Family First Health offering free HIV tests

Katherine Ranzenberger

About one in eight HIV-positive Americans don't realize they have the virus, according to the Centers for Disease Control and Prevention. Family First Health in York City offered free screenings Monday for National HIV Testing Day in hopes of helping those people.

Volunteers and workers with Family First Health are canvasing downtown York City to get people in for free and confidential HIV testing for National HIV Testing Day, June 27. The testing is going on from 9 a.m. to 4 p.m. Monday. It's offered from 8:30 a.m. to 3:30 p.m. every Monday through Friday for free as well.  Katherine Ranzenberger photo

"It's been a great event," said Shannon McElroy, Caring Together program manager with Family First. "We've been doing this for four years, walking the streets to hand out fliers and condoms and getting people to come in for free testing."

Last year, 104 people were tested in six hours on National HIV Testing Day. About 34 of those were people who had never been tested before. McElroy said the organization hopes to beat that number this year.

The test is simple. Kirsten McWilliams, an intern with Family First, got hers done during the event.

"I just sat down and it was a quick prick on my finger and they take a little blood," she said. "It wasn't bad at all. It took about 10 minutes."

McWilliams was out with Tadd Hoffman, Linkage to Care coordinator, and Hazel Vaughn, eligibility specialist with Family First, handing out fliers in downtown York City to drum up interest. Vaughn said she hoped to stress the importance of getting tested.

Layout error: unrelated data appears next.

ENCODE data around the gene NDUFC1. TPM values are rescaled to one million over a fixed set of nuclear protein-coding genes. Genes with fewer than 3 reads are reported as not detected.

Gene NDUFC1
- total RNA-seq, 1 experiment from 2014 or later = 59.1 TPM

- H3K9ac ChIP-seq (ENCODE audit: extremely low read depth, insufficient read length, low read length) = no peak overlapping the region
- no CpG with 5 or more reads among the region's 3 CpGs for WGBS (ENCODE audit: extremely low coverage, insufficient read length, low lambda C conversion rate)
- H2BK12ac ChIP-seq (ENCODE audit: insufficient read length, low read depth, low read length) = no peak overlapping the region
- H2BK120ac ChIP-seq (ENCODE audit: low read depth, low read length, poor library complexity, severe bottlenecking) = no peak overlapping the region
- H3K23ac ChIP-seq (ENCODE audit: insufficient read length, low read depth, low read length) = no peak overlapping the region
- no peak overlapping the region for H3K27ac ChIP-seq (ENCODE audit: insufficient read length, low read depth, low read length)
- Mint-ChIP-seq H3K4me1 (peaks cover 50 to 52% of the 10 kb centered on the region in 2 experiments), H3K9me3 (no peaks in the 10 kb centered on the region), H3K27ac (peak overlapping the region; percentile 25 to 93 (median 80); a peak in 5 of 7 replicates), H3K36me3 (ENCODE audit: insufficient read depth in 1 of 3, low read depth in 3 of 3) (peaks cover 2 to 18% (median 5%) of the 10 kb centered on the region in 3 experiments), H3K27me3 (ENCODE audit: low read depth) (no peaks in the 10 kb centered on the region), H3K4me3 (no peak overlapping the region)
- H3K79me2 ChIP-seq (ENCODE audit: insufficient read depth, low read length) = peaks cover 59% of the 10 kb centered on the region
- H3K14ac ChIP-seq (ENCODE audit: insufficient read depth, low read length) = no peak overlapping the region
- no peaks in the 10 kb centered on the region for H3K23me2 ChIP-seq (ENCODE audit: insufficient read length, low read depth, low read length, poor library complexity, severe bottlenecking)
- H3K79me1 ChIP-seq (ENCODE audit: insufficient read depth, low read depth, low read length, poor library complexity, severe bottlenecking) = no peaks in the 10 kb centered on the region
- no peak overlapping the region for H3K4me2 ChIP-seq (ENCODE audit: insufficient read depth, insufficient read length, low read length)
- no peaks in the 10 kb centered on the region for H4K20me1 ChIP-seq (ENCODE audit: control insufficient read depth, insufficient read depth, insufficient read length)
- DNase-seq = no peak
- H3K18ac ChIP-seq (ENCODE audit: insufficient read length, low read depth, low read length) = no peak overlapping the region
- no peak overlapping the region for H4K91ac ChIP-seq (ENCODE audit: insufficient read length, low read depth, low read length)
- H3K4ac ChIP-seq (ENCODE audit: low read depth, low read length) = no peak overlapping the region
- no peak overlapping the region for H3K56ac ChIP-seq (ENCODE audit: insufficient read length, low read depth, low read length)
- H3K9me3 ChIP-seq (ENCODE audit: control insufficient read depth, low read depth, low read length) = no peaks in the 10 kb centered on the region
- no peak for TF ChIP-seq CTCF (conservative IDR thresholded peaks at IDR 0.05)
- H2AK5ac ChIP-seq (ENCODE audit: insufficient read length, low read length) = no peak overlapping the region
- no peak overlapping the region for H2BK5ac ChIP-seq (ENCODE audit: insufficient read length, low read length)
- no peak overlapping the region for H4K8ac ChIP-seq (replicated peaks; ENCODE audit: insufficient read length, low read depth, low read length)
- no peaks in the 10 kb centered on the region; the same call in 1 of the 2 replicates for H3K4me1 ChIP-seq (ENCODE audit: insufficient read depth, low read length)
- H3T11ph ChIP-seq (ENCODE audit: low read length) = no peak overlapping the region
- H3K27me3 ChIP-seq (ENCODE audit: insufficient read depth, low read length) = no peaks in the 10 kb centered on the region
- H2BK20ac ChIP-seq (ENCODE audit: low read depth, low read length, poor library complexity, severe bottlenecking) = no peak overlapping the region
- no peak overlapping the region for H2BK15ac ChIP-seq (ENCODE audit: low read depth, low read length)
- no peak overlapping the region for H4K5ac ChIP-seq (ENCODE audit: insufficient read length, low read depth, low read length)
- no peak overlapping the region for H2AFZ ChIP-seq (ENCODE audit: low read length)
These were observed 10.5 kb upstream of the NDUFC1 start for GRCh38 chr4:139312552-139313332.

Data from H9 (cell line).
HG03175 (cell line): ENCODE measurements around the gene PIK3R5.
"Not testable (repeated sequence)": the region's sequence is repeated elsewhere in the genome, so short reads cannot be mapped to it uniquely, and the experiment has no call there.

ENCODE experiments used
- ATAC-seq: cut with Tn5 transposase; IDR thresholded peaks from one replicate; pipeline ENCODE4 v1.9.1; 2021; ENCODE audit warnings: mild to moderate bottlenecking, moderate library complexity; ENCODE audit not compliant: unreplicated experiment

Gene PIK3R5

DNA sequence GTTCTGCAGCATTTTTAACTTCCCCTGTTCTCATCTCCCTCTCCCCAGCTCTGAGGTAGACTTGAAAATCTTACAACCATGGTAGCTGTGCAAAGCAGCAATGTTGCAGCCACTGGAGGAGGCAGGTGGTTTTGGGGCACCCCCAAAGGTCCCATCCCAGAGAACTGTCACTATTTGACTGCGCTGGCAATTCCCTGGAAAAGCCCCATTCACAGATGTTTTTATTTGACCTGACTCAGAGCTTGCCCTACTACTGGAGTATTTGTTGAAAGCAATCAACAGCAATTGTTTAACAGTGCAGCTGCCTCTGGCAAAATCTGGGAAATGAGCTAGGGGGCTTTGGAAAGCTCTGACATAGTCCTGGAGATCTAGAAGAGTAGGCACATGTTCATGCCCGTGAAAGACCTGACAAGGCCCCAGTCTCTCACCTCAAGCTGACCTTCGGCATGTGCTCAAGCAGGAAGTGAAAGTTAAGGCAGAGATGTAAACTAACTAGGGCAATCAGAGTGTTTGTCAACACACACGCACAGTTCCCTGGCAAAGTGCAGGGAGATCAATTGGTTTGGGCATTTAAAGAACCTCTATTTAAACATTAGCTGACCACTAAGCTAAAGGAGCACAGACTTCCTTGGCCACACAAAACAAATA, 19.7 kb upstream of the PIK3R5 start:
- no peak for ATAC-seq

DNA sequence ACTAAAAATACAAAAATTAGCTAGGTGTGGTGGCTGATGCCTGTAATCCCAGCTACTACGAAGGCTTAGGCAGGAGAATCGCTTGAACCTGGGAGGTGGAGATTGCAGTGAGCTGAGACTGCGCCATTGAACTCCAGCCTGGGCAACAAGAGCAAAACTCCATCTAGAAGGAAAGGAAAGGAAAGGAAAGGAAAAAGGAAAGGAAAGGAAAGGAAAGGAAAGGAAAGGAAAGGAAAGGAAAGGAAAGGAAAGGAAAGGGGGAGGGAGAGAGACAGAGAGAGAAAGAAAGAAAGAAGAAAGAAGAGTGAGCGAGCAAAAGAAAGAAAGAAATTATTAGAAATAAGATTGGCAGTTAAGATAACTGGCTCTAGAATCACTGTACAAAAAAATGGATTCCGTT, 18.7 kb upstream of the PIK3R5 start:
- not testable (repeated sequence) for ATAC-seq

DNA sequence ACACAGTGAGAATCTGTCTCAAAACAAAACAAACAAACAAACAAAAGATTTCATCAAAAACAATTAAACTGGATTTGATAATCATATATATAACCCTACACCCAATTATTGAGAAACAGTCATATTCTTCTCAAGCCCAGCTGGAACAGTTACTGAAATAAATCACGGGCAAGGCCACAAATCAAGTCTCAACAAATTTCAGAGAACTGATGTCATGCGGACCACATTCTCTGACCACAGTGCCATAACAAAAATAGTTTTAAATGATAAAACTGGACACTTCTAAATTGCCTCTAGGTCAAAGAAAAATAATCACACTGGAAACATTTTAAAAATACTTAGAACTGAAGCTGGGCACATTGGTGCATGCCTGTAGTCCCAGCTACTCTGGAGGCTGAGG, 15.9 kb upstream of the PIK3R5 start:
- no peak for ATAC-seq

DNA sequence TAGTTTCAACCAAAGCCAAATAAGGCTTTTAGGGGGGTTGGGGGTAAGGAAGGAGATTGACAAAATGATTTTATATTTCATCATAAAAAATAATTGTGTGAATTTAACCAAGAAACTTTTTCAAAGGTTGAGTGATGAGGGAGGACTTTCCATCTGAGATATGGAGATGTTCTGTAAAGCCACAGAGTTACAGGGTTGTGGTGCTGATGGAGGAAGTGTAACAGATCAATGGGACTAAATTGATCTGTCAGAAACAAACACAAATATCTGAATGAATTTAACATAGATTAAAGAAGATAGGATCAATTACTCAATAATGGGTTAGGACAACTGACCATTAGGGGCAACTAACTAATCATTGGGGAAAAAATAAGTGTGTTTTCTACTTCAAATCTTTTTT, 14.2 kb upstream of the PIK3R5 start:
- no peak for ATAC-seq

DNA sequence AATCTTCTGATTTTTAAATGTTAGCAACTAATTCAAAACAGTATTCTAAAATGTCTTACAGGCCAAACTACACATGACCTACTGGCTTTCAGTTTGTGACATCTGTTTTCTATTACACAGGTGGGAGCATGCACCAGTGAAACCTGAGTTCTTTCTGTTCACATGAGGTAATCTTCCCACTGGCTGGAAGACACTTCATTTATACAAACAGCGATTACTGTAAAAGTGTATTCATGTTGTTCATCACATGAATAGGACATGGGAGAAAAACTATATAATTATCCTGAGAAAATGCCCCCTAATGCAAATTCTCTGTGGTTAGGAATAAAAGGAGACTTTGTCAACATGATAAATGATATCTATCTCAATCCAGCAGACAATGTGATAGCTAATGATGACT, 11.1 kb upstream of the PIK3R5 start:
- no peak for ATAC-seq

Intern Kirsten McWilliams, left, and Tad Hoffman, Linkage to Care coordinator, right, of Family First Health hand out flyers in York for free HIV screenings during National HIV Testing Day, Monday, June 27, 2016.   John A. Pavoncello photo

"We want people to know their status," she said. "This is free and confidential. If you've never been tested, you don't truly know. If you're having a relationship with someone, you're having a relationship with everyone else they've been with."

Hoffman said the groups canvasing downtown were also handing out condoms because they want people to know they can be safe by using the prophylactic.

"HIV doesn't discriminate," he said. "We're trying to raise awareness that condoms help, too. Condoms are not just for protecting against pregnancy. They're for protecting against sexually transmitted diseases."

Family First also offers HIV testing from 8:30 a.m. to 3:30 p.m., Monday through Friday, at its 116 S. George St. office in York City, McElroy said. The testing is always free and confidential.

For more information on the HIV testing, visit

— Reach Katherine Ranzenberger at or on Twitter at @YDKatherine.